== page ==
In the standard mainstream economic analysis — take a quick look in e.g. Mankiw’s or Krugman’s textbooks — a demand expansion may very well raise measured productivity in the short run. But in the long run, expansionary demand policy measures cannot lead to sustained higher productivity and output levels.
In some non-standard heterodox analyses, however, labour productivity growth is often described as a function of output growth. The rate of technical progress varies directly with the rate of growth according to the Verdoorn law. Growth and productivity is in this view highly demand-determined, not only in the short run but also in the long run.
Given that the Verdoorn law is operative, expansionary economic policies actually may lead to increases in productivity and growth. Living in a world permeated by genuine Keynes-type uncertainty, we can, of course, not with any greater precision forecast how great those effects would be.
So, the nodal point is — has the Verdoorn Law been validated or not in empirical studies?
There have been hundreds of studies that have tried to answer that question, and as could be imagined, the answers differ. The law has been investigated with different econometric methods (time-series, IV, OLS, ECM, cointegration, etc.). The statistical and econometric problems are enormous (especially when it comes to the question on the direction of causality). Given this, however, most studies on the country level do confirm that the Verdoorn law holds.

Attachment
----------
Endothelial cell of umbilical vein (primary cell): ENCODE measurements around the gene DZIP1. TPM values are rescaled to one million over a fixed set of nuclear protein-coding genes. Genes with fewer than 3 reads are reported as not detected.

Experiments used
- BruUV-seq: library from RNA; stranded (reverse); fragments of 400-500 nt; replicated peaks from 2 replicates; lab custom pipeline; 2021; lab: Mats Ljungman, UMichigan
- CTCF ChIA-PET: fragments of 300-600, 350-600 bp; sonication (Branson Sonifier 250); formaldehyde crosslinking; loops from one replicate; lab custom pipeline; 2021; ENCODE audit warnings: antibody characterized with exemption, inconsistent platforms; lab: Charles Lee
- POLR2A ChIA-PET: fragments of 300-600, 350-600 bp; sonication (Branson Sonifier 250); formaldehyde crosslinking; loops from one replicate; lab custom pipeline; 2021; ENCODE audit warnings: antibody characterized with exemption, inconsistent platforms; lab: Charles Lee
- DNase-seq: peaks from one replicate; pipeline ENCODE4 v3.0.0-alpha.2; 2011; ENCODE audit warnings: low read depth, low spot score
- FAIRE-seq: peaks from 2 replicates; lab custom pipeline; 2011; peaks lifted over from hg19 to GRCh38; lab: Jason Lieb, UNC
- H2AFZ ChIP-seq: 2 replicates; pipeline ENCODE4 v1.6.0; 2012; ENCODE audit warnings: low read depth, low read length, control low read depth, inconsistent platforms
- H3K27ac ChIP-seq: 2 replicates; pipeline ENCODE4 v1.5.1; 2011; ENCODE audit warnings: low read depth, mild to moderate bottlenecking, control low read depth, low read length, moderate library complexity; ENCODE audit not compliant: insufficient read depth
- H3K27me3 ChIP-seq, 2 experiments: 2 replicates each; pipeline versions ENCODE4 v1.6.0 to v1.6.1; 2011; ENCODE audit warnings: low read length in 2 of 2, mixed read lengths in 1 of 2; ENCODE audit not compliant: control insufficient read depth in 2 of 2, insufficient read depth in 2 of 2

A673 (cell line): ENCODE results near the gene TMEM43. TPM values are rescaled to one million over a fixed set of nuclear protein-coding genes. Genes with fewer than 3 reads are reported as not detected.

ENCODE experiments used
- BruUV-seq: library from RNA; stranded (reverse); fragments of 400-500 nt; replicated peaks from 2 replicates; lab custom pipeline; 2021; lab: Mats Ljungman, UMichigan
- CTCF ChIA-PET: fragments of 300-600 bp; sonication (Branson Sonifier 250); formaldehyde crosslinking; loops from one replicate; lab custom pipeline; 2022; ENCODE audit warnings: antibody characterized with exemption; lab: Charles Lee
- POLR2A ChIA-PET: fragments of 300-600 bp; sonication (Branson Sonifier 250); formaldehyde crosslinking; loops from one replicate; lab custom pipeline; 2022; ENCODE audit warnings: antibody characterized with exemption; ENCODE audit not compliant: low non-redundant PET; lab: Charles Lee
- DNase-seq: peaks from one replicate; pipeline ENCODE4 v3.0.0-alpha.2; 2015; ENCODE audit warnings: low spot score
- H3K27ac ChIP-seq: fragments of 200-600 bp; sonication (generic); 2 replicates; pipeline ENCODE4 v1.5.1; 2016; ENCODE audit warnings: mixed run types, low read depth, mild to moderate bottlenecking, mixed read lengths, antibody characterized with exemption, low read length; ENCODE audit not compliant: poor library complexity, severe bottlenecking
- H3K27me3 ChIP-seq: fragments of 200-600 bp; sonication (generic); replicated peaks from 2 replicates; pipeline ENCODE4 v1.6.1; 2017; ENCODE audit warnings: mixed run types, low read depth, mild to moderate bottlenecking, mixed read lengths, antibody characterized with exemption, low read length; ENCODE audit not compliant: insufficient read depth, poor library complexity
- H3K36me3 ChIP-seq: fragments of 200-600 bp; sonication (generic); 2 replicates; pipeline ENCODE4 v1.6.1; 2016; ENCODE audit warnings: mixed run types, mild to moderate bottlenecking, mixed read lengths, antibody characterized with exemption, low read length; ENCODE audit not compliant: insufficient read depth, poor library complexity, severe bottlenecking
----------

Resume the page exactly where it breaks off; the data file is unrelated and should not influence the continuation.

Conclusion: demand policy measures may have long run effects.
The orthodox Keynesianism of the time did have a theoretical explanation for recessions and depressions. Proponents saw the economy as a self-regulating machine in which individual decisions typically lead to a situation of full employment and healthy growth. The primary reason for periods of recession and depression was because wages did not fall quickly enough. If wages could fall rapidly and extensively enough, then the economy would absorb the unemployed. Orthodox Keynesians also took Keynes’ approach to monetary economics to be similar to the classical economists.